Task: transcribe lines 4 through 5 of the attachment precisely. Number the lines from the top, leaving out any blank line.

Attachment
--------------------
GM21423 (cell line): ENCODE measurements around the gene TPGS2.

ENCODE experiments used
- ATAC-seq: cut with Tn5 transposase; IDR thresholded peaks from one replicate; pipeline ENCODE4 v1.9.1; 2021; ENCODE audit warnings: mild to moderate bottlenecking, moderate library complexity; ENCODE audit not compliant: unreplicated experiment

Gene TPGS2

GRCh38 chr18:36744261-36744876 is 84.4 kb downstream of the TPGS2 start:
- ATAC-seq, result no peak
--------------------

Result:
Gene TPGS2

GRCh38 chr18:36744261-36744876 is 84.4 kb downstream of the TPGS2 start: